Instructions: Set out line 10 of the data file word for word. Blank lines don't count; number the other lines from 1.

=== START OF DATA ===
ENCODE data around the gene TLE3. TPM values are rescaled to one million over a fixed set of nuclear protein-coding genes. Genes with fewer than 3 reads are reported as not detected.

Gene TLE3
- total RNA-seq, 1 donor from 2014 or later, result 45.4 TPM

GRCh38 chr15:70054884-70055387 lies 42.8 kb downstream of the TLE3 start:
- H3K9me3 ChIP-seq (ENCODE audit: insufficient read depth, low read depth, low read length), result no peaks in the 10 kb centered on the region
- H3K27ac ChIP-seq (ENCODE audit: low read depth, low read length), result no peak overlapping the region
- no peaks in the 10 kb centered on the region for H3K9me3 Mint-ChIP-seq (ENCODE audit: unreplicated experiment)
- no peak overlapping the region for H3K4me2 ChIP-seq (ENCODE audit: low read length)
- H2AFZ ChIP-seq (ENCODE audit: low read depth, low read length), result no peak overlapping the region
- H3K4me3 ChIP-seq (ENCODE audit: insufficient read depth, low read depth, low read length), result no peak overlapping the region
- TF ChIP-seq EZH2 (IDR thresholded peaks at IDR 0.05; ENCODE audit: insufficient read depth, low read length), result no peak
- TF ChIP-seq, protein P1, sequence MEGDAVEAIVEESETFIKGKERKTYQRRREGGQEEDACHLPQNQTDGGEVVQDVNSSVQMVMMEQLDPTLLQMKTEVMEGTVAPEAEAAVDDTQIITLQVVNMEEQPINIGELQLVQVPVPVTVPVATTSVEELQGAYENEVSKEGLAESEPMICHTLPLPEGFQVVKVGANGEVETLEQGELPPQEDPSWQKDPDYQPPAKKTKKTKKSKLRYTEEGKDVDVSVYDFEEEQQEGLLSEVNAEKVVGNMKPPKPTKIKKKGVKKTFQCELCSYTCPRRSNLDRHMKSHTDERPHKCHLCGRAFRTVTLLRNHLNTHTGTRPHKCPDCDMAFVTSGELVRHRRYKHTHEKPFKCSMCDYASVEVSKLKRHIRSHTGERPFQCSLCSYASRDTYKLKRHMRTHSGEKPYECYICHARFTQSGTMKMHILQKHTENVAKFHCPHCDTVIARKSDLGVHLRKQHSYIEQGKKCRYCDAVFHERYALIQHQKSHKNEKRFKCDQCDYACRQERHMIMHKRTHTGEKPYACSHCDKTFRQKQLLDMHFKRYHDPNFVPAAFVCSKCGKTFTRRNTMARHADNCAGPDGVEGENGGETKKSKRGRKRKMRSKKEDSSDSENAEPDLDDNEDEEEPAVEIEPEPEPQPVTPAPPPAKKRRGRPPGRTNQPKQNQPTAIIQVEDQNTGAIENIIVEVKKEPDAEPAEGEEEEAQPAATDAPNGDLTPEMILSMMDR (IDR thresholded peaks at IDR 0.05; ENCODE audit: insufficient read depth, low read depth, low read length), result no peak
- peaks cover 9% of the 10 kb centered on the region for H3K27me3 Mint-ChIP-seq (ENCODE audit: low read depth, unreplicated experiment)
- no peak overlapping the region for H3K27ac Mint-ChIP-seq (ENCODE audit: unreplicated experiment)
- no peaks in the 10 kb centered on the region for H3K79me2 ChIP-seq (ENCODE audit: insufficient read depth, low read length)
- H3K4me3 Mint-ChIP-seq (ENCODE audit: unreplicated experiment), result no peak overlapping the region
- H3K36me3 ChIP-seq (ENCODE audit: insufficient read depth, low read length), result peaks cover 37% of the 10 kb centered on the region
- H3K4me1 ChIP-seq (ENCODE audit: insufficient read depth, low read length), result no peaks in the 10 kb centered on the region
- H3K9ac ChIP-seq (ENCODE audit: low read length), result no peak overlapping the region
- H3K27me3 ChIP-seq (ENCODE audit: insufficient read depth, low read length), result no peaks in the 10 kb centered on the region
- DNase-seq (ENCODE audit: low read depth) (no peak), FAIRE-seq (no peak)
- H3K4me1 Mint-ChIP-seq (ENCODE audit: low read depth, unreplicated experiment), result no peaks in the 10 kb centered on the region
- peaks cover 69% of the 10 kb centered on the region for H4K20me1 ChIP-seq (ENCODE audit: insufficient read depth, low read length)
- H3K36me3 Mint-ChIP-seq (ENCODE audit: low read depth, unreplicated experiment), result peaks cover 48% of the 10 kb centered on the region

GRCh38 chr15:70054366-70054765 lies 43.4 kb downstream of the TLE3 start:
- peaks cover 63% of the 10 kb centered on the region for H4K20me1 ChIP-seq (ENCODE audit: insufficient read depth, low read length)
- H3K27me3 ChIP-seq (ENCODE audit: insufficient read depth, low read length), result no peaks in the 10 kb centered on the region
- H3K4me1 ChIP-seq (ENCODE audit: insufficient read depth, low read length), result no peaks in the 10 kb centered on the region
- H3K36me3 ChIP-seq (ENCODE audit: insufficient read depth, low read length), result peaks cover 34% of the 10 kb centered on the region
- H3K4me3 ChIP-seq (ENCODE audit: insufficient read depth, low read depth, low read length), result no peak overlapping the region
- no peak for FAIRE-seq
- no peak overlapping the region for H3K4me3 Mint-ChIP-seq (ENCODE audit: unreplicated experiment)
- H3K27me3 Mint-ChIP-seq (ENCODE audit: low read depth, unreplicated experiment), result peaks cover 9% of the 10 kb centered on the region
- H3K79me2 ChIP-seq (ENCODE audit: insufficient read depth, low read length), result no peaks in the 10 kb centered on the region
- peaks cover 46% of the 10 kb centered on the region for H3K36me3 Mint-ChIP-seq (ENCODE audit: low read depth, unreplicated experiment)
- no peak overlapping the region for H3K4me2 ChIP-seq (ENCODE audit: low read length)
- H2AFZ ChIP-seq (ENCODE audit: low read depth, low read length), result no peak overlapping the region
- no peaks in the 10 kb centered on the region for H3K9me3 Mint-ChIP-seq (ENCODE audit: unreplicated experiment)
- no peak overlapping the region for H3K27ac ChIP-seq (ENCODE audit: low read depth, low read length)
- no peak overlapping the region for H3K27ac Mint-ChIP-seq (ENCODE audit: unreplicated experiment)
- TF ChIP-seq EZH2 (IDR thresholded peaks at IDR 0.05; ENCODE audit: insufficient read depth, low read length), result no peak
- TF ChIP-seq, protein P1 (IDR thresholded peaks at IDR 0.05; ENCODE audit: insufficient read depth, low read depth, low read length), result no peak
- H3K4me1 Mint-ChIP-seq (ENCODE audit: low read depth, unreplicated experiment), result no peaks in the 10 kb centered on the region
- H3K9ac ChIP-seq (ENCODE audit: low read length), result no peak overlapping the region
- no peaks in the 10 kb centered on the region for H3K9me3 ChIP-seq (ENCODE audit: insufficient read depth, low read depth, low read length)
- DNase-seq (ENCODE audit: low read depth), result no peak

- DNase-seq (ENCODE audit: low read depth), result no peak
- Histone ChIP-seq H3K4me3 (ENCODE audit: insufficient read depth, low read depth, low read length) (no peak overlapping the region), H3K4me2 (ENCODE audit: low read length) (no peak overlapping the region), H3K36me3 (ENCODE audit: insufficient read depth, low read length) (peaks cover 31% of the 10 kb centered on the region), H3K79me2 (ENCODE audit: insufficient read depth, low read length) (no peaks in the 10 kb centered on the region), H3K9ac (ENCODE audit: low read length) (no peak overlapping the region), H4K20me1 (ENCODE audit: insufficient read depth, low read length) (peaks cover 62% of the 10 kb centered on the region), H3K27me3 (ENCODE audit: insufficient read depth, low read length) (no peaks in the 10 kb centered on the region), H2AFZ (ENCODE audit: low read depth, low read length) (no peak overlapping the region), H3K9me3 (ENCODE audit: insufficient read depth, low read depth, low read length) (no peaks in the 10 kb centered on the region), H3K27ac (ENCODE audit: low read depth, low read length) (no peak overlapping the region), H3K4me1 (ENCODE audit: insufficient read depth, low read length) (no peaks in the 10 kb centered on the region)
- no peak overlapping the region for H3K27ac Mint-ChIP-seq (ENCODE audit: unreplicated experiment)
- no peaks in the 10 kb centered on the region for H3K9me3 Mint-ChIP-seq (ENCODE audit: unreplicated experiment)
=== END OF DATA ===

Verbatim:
- H3K4me3 ChIP-seq (ENCODE audit: insufficient read depth, low read depth, low read length), result no peak overlapping the region